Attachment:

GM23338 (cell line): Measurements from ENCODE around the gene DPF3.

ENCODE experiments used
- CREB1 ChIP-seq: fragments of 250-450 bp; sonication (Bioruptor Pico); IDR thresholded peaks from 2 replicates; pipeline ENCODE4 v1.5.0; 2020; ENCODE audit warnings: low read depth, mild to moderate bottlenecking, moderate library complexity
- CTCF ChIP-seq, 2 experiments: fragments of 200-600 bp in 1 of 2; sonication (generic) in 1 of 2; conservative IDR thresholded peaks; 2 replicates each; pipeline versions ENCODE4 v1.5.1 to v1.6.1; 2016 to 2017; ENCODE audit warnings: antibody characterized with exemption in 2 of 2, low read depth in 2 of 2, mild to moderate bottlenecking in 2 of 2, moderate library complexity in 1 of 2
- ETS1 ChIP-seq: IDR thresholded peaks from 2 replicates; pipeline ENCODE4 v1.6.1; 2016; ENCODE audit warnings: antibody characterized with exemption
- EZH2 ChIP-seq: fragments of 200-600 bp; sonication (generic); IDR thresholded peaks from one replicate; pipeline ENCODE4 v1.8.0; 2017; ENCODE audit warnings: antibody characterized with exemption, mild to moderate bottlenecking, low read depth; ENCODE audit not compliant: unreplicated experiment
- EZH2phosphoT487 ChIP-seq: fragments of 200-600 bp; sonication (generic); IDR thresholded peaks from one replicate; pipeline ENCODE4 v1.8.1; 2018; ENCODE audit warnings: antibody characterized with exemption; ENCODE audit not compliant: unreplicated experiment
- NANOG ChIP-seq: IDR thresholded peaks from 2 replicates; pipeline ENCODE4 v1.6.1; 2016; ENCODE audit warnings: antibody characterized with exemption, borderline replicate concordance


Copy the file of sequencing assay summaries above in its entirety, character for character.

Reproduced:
GM23338 (cell line): Measurements from ENCODE around the gene DPF3.

ENCODE experiments used
- CREB1 ChIP-seq: fragments of 250-450 bp; sonication (Bioruptor Pico); IDR thresholded peaks from 2 replicates; pipeline ENCODE4 v1.5.0; 2020; ENCODE audit warnings: low read depth, mild to moderate bottlenecking, moderate library complexity
- CTCF ChIP-seq, 2 experiments: fragments of 200-600 bp in 1 of 2; sonication (generic) in 1 of 2; conservative IDR thresholded peaks; 2 replicates each; pipeline versions ENCODE4 v1.5.1 to v1.6.1; 2016 to 2017; ENCODE audit warnings: antibody characterized with exemption in 2 of 2, low read depth in 2 of 2, mild to moderate bottlenecking in 2 of 2, moderate library complexity in 1 of 2
- ETS1 ChIP-seq: IDR thresholded peaks from 2 replicates; pipeline ENCODE4 v1.6.1; 2016; ENCODE audit warnings: antibody characterized with exemption
- EZH2 ChIP-seq: fragments of 200-600 bp; sonication (generic); IDR thresholded peaks from one replicate; pipeline ENCODE4 v1.8.0; 2017; ENCODE audit warnings: antibody characterized with exemption, mild to moderate bottlenecking, low read depth; ENCODE audit not compliant: unreplicated experiment
- EZH2phosphoT487 ChIP-seq: fragments of 200-600 bp; sonication (generic); IDR thresholded peaks from one replicate; pipeline ENCODE4 v1.8.1; 2018; ENCODE audit warnings: antibody characterized with exemption; ENCODE audit not compliant: unreplicated experiment
- NANOG ChIP-seq: IDR thresholded peaks from 2 replicates; pipeline ENCODE4 v1.6.1; 2016; ENCODE audit warnings: antibody characterized with exemption, borderline replicate concordance